Issue May 13, 2008

Chairman Wao (AN AMERICAN INVADES CHINA): The tones, Ivan, the tones

OK, I recently explained my predicament/opportunity. I’ll parlay what it’s like over here in China to you good people. Now, I’d love to delve right into the heart of the situation, but look, I’ve only been here a few weeks, so we shall start with an easy one. Let’s analyze a recent “TO DO list”:
1. Learn Mandarin
2. Make the groceries
3. Find place to watch March Madness
4. Start psychedelic music revolution
5. Register at local police station
6. Order at restaurant in Chinese and get what I was aiming for

Learn Mandarin: This one could be on there a while, especially given my track record with French. Honestly, though, Mandarin is probably easier than a romance language. There are no gender applications or tenses, and way less vocab, but them tones are a muther! Next!

Make the groceries: God, living in New Orleans really effed up my grammar. There, we make the groceries. Don’t ask. OK, I’m in the grocery, and this is kinda freakin’ me out. What is that?! Is that a rabbit or a poodle?! It’s hard to tell when they’re upside down and inside out. Things are fresh, but maybe a little too fresh.

March Madness: This is easy since I’ve already watched the NFL playoffs. I just go to a bar at 5 in the morning — sadly, this is nothing new to me. I definitely cheered the Cards on in real time, while simultaneously relishing in the Cats’ failures! You’d think living this far from home and being such a KY nut, I’d finally root for UK. Nope! This reminds me — I need to score Olympic tickets, so I can witness a Kentuckian being crowned “world’s fastest man”! I hear getting tickets had the same odds as a white guy winning said crown. (Note to self: I wonder if Valeri Borzov is still alive?)

Psychedelic music revolution: Probably the easiest on the list, given my job and background. China’s underground music scene is just beginning to bubble with life — I WILL be a catalyst. They’re into punk and Joy Division a little, but no psyche yet. Plus, I’ll do it without the drugs those pansies in the ’60s needed. You know, unless you know a guy.

Go to police station:
A little unnerving dealing with foreign, communistic authority, but surprisingly easy. Actually, bureaucratic endeavors go much quicker here. The commies are really organized, these ones at least.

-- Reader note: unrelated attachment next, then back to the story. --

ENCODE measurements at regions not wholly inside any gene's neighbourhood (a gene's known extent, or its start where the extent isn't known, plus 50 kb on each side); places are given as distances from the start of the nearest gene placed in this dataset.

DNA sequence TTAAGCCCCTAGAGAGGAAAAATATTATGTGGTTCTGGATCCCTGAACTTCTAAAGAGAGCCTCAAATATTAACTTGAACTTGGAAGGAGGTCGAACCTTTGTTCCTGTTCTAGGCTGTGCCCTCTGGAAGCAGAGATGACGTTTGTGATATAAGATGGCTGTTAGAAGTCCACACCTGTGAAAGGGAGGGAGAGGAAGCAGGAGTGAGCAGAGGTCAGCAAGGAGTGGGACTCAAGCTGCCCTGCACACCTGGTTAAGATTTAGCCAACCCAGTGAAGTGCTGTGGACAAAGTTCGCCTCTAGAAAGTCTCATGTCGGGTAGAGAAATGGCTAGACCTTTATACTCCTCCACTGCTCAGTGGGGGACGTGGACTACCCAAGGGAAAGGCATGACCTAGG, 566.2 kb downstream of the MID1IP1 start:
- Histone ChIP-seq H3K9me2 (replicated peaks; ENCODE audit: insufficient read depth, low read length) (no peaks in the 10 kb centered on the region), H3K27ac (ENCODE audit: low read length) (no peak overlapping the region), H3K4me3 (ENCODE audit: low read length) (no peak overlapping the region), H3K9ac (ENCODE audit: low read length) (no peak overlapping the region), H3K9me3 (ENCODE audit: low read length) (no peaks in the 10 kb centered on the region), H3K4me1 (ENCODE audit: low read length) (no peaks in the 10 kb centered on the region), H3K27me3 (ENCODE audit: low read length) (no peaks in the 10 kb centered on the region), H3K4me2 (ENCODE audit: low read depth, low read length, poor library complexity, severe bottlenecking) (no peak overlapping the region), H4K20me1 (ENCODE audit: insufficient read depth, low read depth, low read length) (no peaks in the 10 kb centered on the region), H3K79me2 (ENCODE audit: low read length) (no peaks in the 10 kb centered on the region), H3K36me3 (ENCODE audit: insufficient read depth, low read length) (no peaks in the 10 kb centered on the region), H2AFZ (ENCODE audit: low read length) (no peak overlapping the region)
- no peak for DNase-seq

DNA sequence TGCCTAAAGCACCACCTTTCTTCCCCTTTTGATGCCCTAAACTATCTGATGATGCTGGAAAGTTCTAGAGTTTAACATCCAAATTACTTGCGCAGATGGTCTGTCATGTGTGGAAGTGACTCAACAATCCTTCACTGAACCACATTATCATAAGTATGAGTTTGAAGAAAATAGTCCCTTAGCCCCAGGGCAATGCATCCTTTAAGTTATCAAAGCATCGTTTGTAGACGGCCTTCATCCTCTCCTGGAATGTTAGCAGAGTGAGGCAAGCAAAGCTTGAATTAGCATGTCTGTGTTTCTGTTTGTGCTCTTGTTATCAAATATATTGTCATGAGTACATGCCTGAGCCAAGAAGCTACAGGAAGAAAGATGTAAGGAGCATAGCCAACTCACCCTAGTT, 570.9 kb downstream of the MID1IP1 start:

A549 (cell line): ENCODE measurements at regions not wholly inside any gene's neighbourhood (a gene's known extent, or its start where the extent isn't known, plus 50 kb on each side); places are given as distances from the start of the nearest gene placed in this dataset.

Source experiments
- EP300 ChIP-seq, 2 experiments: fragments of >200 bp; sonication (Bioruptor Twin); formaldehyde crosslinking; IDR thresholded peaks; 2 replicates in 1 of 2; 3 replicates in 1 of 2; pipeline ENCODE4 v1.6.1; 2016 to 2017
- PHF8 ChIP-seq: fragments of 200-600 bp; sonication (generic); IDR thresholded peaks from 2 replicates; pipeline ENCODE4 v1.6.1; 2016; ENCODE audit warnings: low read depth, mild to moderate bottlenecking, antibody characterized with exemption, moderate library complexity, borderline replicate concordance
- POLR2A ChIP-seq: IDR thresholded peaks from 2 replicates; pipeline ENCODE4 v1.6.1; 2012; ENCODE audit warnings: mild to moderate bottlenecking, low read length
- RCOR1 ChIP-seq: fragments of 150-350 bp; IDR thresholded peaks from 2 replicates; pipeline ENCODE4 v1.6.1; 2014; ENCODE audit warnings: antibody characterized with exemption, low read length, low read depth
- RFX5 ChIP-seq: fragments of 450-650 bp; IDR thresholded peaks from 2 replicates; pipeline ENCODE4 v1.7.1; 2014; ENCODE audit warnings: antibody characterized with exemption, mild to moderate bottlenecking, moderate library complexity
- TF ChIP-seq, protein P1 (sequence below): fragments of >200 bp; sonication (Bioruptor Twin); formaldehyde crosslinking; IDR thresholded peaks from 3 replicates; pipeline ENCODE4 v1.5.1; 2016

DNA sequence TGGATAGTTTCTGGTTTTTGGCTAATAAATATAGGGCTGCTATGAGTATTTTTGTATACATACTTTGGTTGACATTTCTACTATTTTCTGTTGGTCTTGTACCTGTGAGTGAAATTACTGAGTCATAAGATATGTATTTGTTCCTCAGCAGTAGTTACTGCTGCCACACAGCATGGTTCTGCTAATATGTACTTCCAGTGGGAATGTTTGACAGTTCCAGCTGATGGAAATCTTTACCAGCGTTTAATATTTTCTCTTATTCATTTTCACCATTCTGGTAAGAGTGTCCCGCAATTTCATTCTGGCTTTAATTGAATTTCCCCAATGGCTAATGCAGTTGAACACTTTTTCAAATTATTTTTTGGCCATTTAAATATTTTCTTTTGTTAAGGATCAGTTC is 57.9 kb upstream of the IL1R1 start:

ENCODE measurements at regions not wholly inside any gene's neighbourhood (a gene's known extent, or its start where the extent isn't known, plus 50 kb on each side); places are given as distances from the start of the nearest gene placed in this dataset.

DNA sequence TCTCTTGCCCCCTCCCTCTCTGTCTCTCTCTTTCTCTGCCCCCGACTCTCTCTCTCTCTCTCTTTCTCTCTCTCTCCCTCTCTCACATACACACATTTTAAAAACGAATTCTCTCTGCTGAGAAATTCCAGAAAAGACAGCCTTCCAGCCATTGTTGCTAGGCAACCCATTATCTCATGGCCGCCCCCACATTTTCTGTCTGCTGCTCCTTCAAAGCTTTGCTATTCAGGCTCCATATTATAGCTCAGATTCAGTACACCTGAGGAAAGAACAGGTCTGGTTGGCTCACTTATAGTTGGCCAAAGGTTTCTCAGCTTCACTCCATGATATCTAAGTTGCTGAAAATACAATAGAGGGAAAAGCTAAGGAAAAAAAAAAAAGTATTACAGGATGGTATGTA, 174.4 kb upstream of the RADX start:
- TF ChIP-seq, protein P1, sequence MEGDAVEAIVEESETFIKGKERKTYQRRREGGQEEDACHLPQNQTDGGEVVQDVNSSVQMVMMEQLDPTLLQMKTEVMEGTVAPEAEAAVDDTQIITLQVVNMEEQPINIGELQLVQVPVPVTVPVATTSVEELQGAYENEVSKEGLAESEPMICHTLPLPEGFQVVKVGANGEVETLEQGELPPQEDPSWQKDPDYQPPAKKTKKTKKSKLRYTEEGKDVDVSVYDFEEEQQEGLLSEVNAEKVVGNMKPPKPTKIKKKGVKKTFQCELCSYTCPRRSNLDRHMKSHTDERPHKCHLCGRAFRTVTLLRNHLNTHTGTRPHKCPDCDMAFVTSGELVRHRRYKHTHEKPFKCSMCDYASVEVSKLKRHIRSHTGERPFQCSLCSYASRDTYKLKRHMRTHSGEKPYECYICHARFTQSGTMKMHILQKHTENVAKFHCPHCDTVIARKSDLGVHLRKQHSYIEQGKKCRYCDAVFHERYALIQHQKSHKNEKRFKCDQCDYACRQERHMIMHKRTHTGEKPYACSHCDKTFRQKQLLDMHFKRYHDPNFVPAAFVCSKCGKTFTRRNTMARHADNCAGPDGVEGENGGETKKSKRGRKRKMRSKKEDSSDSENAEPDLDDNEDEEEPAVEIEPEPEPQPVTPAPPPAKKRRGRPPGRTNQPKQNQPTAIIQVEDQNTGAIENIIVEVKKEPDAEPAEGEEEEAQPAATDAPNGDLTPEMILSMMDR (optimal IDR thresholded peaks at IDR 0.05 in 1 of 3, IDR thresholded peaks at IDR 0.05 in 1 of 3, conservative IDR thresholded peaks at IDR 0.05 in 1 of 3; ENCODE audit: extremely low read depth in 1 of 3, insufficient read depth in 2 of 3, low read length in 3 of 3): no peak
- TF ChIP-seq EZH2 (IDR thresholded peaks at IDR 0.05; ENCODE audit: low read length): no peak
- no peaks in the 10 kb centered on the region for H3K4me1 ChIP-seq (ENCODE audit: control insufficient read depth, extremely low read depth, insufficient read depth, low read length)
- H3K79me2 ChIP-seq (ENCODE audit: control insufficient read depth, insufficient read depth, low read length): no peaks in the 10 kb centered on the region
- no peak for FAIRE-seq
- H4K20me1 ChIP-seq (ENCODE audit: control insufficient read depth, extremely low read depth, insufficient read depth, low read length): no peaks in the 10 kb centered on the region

Things get done at all hours of the day. I’ve seen a building imploded on a busy road at rush hour, with people just walking past. There’s someone for every duty. The other day, we didn’t have a bag for our dog’s business.

My wife refuses to ever leave it behind, but I told her, “Don’t worry. Someone will be by in the next hour to clean the street.” Twenty minutes later it was gone. It was awkward when they asked us if we ever wanted a policeman to stop by. I think not.

Ordering Chinese food:
I’m changing this to “order in Chinese and get something even close.” It’s those damn tones again. There are only four, but they create a lot of problems. Believe me, it’s a very fine line between ordering chicken soup and asking someone if they’ll give you a dirty sanchez. Seriously, the word for “pen” and slang for a woman’s “naughty bits” are VERY SIMILAR. This has caused some confusion in the office. Looks like wife-y and I will be eating lots of 2-minute noodles for now. (Sadly, nothing new for us.) They are really good here, though. I’d say on the International Minute Noodle Exchange (IMNE), they’d be at least 10-minute noodles in the United States.

Well, that concludes our cultural lesson for today. Stay tuned for upcoming lessons, such as “Shanghai Night Out, Parts 1-3,” “How Moving to Mars Can Improve a Relationship,” “The Day I Started A Psychedelic Music Revolution,” “Dude, If That’s Still There Tomorrow, You Should Go to a Doctor,” and “Whoa, You Thought the Spanish Channel Was Weird.”

Johnny Siegel was born and raised in Louisville and now lives in Shanghai, China with his wife and their dog. His column will appear monthly in LEO, unless the police move in. Contact the writer at leo@leoweekly.com